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Renewal at the Coast

I've always had what I, at least, consider a special relationship with the sea. It's very near where I was born (in Santa Cruz, California), and where I go whenever I seek rest and renewal. It has been the perfect place to be this week. Soon, my taxes will be due, and soon, I will be on the road, promoting my latest book, Accidental Cowgirl: Six Cows, No Horse and No Clue, and if I can connect with readers, really connect, I will be blessed.

Meanwhile, I vacation on the rugged north coast of California, where weather has been more gorgeous than I have a right to expect.

I look forward to meeting with people again, but I think all of us need the occasional R & R respite, and I have loved every minute.

I'd like to know: where do other writers go to get a much-needed new shot of creative juice?


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As a currently dormant writer...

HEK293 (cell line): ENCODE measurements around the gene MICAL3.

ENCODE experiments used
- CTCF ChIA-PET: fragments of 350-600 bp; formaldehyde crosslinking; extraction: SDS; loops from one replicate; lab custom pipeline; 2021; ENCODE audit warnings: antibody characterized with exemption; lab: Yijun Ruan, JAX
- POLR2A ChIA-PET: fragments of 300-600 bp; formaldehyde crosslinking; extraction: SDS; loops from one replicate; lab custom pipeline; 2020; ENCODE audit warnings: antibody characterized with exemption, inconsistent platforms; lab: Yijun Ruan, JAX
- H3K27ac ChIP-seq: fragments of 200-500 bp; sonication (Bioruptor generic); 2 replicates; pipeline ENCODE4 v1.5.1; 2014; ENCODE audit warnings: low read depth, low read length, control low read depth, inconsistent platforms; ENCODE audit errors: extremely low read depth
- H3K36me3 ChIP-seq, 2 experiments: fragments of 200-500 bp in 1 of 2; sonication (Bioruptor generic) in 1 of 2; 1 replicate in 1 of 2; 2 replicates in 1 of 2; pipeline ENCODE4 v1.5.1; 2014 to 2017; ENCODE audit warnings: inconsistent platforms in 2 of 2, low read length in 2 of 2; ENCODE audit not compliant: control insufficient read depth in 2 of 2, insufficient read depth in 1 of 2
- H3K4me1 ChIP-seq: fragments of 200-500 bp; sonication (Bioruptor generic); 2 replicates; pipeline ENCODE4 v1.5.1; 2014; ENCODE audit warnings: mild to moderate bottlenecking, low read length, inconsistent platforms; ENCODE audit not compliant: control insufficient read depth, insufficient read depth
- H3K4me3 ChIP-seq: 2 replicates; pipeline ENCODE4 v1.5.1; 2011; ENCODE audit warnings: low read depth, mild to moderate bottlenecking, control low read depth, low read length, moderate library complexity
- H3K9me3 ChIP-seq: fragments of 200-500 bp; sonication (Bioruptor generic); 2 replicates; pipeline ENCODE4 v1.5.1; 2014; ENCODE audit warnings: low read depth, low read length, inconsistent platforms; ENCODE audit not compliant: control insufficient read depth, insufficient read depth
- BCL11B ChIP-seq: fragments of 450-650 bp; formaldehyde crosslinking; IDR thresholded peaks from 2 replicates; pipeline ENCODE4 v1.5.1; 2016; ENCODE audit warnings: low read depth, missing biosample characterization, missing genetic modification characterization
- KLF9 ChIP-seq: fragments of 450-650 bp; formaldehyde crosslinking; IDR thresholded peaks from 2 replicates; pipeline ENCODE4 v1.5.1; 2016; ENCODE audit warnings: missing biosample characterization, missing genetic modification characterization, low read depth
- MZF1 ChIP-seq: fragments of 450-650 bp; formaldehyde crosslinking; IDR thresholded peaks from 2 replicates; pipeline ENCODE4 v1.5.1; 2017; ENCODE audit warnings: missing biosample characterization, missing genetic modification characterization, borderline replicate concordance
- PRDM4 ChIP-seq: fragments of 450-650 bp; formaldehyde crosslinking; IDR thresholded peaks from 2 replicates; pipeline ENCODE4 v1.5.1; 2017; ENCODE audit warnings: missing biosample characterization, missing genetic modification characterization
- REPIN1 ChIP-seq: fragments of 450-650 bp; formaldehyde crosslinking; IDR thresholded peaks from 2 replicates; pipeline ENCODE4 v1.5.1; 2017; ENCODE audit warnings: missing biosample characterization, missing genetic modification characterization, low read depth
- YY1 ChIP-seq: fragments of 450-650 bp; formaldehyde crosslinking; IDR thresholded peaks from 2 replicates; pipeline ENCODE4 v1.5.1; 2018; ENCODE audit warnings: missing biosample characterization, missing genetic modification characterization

...I can't speak for creative renewal, but I agree that there is something about the coast that makes me feel more alive. I've never lived more than thirty miles from the California coast (usually much closer), and as I get older, the prospect of ever doing so seems less and less appealing. One of the things I don't like about living in San Francisco is that the city mostly seems to have its back turned to its glorious ocean. 

Huntington Sharp

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Dormant Writers and San Francisco

I know all about dormancy. It's so hard to pump up your creative spark every time you let the flame go out, and for me, the older I get, the harder it is. Also hard for me to contemplate leaving any proximity to the coast, but San Francisco does have a way of ignoring its front yard, except for folks with dogs who love to fetch sticks and dare the surf to catch them.

I love New Mexico, but can't really fathom how folks like D.H. Lawrence, Georgia O'Keefe and Edward Weston hung out there for so long. Maybe it's the desolation of the landscape that hones the mind, providing focus and freeing it of distraction.